But of course, where’s there’s hype, there’s also often a painful come down to reality.
Just think of weddings, suggests blog Freelance Switch in a great recent post. "The pipe dreams we’re sold of entrepreneurship are much like the fairy tale weddings seen in magazines," says the post, drawing a telling comparison. "But the fairy tales don’t show the stress, financial pressure, and excessive work hours that are part and parcel of many businesses… You can have a beautiful wedding with a $100,000 dress, a unicorn-drawn carriage, and champagne fountains. But the real work of marriage begins when the honeymoon’s over and the day-to-day craft of constructing a lifelong relationship begins."
Same goes with becoming an entrepreneur. Starting a business is actually the easy part. Keeping it going is the hard bit. So what can you do if you’ve moved past the excitement of starting up and find your initial passion is starting to fade? Freelance Switch offers several tips to bring back the spark, including:
Rethink 'Follow Your Passion'
"'Follow your passion' is a catchphrase that’s soared in popularity over the past 20 years. It’s good advice, as long as you know what passion means,” the post cautions. “To go back to the marriage analogy, the passion myth is a lot like the romantic myth of the one true love. The truth is, there are many people in the world who you could have a successful marriage with. Likewise, there are many potential business niches you could develop a passion for. There are many business ideas that would be ‘right’ for you and would fit your skills and abilities. Passion is something that grows over time slowly."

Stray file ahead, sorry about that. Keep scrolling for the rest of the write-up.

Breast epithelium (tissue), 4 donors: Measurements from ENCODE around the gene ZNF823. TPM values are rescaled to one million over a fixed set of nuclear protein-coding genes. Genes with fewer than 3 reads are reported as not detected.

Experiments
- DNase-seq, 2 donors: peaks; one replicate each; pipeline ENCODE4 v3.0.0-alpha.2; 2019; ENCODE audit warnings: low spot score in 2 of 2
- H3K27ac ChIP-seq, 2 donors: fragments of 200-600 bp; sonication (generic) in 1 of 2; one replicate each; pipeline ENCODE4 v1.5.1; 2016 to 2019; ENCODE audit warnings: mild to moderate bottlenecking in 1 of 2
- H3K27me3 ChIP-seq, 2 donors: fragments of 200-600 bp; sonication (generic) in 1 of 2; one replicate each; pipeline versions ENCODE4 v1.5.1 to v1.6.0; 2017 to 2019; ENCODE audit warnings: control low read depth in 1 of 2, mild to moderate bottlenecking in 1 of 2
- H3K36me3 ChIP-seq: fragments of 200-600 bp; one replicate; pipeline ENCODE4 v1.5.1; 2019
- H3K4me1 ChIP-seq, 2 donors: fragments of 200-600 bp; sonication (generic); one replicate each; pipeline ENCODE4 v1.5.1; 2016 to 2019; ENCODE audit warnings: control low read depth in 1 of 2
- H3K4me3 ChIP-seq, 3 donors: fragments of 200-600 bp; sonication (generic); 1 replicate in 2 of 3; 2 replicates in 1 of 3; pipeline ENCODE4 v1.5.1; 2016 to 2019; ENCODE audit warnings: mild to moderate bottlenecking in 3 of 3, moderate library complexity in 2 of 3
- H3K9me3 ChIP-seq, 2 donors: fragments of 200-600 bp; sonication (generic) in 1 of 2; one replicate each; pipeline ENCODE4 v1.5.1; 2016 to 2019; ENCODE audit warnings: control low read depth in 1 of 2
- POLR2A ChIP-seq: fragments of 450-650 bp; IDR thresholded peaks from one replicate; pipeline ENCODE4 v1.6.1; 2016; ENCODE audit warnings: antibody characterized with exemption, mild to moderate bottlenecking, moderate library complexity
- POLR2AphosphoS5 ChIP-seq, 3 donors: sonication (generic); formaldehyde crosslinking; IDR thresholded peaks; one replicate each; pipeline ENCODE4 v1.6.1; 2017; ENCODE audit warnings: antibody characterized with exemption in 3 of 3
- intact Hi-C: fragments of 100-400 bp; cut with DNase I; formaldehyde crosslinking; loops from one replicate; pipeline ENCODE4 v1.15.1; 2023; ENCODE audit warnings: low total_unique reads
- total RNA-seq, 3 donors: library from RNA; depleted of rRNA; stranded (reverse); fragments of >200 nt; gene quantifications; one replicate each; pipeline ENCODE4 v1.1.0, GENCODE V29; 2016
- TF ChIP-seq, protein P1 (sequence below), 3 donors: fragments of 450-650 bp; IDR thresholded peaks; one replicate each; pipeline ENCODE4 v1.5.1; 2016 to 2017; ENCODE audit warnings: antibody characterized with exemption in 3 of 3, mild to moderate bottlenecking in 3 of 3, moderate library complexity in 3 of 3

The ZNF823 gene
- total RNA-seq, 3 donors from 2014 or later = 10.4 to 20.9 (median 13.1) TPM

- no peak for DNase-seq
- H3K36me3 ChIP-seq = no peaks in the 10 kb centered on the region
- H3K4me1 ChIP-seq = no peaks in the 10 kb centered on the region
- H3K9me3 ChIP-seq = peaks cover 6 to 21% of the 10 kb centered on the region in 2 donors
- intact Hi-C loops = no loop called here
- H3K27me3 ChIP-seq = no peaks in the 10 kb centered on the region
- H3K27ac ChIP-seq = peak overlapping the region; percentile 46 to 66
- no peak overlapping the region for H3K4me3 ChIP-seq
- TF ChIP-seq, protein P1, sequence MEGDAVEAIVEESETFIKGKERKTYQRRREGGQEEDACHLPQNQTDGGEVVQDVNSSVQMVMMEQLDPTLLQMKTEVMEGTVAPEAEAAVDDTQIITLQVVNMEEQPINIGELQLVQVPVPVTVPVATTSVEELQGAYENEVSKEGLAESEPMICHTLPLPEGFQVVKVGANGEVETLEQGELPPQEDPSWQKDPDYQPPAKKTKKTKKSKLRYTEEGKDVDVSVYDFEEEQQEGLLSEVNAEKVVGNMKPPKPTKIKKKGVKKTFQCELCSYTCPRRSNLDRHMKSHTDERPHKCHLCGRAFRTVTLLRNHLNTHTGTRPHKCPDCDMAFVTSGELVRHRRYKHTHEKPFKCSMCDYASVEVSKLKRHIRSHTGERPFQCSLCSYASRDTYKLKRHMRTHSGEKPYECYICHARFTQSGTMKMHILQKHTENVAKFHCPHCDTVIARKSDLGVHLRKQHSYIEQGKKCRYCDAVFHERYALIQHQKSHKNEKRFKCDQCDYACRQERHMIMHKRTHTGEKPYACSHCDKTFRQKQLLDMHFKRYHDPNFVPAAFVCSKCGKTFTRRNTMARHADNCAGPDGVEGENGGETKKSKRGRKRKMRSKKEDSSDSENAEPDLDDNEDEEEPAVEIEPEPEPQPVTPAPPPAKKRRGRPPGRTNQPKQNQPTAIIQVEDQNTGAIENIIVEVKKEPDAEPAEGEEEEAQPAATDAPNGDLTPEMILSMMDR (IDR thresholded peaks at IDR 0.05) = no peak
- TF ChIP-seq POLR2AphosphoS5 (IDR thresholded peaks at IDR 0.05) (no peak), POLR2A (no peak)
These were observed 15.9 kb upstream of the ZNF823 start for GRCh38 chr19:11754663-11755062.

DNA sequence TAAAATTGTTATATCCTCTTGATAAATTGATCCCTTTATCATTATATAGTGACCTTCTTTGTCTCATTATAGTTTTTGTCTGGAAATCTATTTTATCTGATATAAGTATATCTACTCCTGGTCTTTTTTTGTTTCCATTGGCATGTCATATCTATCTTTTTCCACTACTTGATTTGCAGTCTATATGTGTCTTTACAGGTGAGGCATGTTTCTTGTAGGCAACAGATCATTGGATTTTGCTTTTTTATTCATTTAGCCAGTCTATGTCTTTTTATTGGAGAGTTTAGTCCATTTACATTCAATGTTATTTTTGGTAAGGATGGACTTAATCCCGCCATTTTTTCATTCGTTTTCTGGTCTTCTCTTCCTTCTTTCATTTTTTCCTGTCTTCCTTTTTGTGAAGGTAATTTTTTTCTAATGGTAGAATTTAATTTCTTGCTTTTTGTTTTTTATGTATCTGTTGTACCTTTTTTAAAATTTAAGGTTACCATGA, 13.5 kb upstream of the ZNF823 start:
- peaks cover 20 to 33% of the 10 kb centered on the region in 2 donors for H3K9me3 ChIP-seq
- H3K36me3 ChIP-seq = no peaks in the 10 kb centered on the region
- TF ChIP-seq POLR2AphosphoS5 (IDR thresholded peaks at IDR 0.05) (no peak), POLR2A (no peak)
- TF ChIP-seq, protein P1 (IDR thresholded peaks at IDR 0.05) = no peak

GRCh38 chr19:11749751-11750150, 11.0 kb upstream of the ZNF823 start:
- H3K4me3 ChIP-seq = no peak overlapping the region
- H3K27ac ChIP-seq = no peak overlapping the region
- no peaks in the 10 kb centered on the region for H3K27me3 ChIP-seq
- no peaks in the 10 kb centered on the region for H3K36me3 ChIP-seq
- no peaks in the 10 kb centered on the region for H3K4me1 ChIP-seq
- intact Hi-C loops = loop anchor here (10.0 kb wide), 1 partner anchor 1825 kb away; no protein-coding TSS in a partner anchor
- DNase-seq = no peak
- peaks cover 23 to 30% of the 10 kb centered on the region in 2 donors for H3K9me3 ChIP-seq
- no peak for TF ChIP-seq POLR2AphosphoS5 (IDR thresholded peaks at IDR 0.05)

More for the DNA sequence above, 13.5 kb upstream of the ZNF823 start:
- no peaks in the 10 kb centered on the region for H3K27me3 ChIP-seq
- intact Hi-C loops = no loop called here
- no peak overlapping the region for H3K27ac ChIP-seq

So when you’re wondering if you made the corrent choice about which business to start, remind yourself "just because your business isn’t perfect doesn’t mean it’s not the right one for you. The only way you can develop a true passion for your business is to stick with it."
There are few better ways to keep your business fresh than learning something new -- and updating your skills probably won’t hurt your chances of success either. "Whatever business you’re in, you are your own boss, which gives you the opportunity to try your hand at different skills," notes the post. "Even if your venture into new territory isn’t as successful as you’d like it to be, you’ll learn new things about your business, and you’ll start to see things in a different way."
Take a Break
This suggestion may sound simple, but as Freelance Switch points out for business owners, it’s generally easier said than done. “Even if you’re a one man band, chances are that your business doesn’t need you as much as you think it does. Why not take a break from one another?” asks the post (generally works for marital burnout too!) before going on to suggest several ways to accomplish this from additional outsourcing to a full-on sabbatical.
JESSICA STILLMAN is a freelance writer based in London with interests in unconventional career paths, generational differences, and the future of work. She has blogged for CBS MoneyWatch, GigaOM, and Brazen Careerist. @EntryLevelRebel